NZ First’s Kiwifund threat to super

21/10/2013

Winston Peters has let his distrust of business and ignorance design a flawed superannuation investment policy:

A new superannuation fund to save billions of dollars for KiwiSaver contributors over the next thirty years will be a central plank for New Zealand First at the 2014 General Election. . . .

 Mr Peters told delegates that private funds managers were sucking the lifeblood out of KiwiSaver, and in five short years had already taken $325 million in management and investment fees.
 
“Independent forecasts show that over the next thirty years these funds managers will take more than $22 billion from KiwiSavers and there is no government guarantee that the remaining funds will be safe.
 
“There is huge pressure from the finance industry to get their hands on more retirement funds. The figures show these companies will make spectacular profits at the expense of people saving for their retirement. 
 
“Our plan is to change KiwiSaver so that it is a truly government-backed and managed retirement fund. Because of the economies of scale, and the elimination of hordes of ticket clipping fund managers, costs will be greatly reduced. People who pay into KiwiSaver will get their full return.”

Has he any idea of the cost of this? Can he guarantee the bureaucrats who will be managing the funds will be any less expensive and any better at investing than private fund managers?

Under the New Zealand First plan, KiwiFund will be government-guaranteed and it would invest substantially in New Zealand.
 
“People saving through KiwiFund will be buying back New Zealand.  KiwiFund will invest in buying back farmland, state assets and critical infrastructure. Funding will also be provided to support smart local companies to develop new products and create jobs.

A government guarantee passes the risk to taxpayers.

Super funds invest overseas for very good reasons. Funds based only, or substantially, in New Zealand would be vulnerable to natural or financial disasters here, some overseas investments insulates funds from that.

Having financial eggs is several baskets is a sound and sensible investment strategy.

Landcorp, the state owned farm company, makes less than 1% return on assets. How will KiwiFund’s farms do better than that?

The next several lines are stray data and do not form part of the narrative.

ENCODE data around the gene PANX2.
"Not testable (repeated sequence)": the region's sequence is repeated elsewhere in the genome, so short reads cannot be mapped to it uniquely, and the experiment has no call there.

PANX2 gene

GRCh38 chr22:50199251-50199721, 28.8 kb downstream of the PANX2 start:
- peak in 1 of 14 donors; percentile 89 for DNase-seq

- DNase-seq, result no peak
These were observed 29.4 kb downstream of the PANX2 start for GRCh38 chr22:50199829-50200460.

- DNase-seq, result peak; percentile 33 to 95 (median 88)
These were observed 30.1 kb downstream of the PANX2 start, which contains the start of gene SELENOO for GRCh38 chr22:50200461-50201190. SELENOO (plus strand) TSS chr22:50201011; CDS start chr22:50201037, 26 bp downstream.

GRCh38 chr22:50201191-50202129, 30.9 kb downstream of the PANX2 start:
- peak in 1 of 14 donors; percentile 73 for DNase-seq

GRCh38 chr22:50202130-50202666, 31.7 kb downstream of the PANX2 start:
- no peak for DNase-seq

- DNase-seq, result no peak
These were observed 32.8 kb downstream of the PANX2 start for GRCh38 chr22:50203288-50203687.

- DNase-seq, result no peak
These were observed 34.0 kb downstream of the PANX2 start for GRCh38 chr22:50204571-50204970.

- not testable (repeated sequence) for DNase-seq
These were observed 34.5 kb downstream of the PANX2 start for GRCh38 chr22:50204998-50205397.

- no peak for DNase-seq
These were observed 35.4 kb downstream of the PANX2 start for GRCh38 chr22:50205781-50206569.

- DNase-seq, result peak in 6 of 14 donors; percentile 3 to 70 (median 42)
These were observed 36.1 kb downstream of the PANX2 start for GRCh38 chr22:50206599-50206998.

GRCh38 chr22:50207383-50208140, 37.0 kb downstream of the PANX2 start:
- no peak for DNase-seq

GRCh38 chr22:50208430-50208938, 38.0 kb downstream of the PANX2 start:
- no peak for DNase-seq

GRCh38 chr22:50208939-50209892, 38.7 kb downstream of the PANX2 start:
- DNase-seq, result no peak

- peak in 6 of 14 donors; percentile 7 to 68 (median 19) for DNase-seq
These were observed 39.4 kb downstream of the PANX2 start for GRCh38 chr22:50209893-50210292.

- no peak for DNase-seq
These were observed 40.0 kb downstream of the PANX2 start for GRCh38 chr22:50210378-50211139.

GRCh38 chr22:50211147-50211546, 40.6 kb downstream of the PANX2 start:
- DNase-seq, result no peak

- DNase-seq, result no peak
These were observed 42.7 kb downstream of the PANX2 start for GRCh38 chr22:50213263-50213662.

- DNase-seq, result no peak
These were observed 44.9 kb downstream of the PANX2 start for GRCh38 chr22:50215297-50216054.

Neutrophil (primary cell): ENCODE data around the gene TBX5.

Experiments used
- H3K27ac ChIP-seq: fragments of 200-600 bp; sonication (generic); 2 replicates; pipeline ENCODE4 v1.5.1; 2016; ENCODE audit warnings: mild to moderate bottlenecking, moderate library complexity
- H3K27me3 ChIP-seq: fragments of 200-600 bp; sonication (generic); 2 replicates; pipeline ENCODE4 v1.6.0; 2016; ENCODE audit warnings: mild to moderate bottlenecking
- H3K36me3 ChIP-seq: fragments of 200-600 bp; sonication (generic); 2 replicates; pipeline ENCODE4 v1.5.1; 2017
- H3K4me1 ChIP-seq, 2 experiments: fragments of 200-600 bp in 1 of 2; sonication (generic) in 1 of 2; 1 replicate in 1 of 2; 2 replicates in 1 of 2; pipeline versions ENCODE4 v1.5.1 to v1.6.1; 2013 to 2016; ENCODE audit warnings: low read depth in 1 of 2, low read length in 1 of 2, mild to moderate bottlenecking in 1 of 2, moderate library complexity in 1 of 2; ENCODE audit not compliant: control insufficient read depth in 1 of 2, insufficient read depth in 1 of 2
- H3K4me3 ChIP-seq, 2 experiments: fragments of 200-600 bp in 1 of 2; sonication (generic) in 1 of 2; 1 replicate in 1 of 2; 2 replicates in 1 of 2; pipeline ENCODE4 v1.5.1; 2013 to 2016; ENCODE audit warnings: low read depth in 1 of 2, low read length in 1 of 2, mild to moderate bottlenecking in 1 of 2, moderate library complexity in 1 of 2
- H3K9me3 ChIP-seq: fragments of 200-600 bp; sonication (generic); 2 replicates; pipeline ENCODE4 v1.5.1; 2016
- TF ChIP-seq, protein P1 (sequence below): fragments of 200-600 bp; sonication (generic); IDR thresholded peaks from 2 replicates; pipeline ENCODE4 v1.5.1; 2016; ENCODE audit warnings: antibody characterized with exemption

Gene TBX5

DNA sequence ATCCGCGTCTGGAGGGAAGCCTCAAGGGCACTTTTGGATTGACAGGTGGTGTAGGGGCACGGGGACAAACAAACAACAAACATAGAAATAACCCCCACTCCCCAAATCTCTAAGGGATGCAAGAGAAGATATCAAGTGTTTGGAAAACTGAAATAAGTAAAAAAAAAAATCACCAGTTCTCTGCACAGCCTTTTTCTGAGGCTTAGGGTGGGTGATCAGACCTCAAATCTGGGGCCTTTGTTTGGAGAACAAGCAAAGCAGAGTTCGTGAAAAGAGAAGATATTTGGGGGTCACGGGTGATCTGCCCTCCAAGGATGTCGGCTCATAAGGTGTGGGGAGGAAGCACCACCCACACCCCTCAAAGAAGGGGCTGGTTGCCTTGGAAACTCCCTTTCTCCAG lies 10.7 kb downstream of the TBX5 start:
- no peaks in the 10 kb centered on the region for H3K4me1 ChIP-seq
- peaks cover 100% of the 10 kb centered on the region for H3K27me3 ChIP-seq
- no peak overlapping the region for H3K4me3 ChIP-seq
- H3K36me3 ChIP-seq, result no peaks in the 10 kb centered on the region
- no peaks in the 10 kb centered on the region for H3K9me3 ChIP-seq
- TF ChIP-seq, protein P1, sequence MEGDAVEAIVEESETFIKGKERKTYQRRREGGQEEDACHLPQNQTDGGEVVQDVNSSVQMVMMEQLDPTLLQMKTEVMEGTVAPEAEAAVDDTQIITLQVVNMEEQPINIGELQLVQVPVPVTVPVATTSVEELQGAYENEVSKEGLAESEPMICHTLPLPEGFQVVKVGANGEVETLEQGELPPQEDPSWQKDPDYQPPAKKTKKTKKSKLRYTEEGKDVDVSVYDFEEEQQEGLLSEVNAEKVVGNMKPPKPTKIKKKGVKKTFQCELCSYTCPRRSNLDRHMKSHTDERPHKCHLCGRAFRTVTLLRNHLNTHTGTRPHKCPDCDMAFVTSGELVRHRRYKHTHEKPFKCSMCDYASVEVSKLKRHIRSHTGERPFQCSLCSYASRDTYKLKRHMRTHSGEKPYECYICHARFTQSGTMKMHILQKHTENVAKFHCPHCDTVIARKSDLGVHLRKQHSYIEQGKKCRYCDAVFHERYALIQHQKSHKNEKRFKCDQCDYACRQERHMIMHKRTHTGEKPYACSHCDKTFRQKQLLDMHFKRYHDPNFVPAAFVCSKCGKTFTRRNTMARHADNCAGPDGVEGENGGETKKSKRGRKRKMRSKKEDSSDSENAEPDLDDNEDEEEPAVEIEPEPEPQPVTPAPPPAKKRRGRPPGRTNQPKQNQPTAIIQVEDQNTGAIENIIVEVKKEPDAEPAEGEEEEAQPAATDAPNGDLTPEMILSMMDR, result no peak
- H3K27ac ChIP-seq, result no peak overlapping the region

Who will pick these smart, local companies and what guarantees will there be that they will provide sustained returns necessary to make superannuation sustainable?

“We have to invest in our own future. Overseas pension funds and corporate investors can hardly believe their luck – and are buying up everything they can in New Zealand.

“New Zealand First says its time to stop this sell out. We are already well down the road to serfdom in our own country.” . . .

Other people risking their money in our businesses isn’t a sell-out. It’s welcome inward investment which boosts share prices.

How much does he think these assets would be worth without overseas investment?

Mr Peters warned there would be “howls of outrage” from the private funds managers who would “fight to the death” to retain their $22 billion gravy train.
 
“In the United States, private funds managers lost billions of dollars of pension funds during the 2008 financial crisis. We simply cannot afford to let that happen to the retirement savings of New Zealanders.

And how would he guarantee that public funds wouldn’t do the same in the next financial crisis?

“KiwiFund will enable us to build a high performance economy from which all New Zealanders will get the benefit,” said Mr Peters.

KiwiFund would nationalise private savings.

It would jeopardise superannuation and threaten its sustainability by increasing the risk and reducing returns.

Investment policy must be based on sound financial sense not xenophobia and populist bias against business.

Peters says KiwFund will be a bottom line in coalition negotiations.

Labour and the Green Party might be stupid enough to agree to it, National wouldn’t.

But history tells us what Winston says is a bottom line now and what actually is if he’s in a position to negotiate after next year’s election won’t be the same thing.


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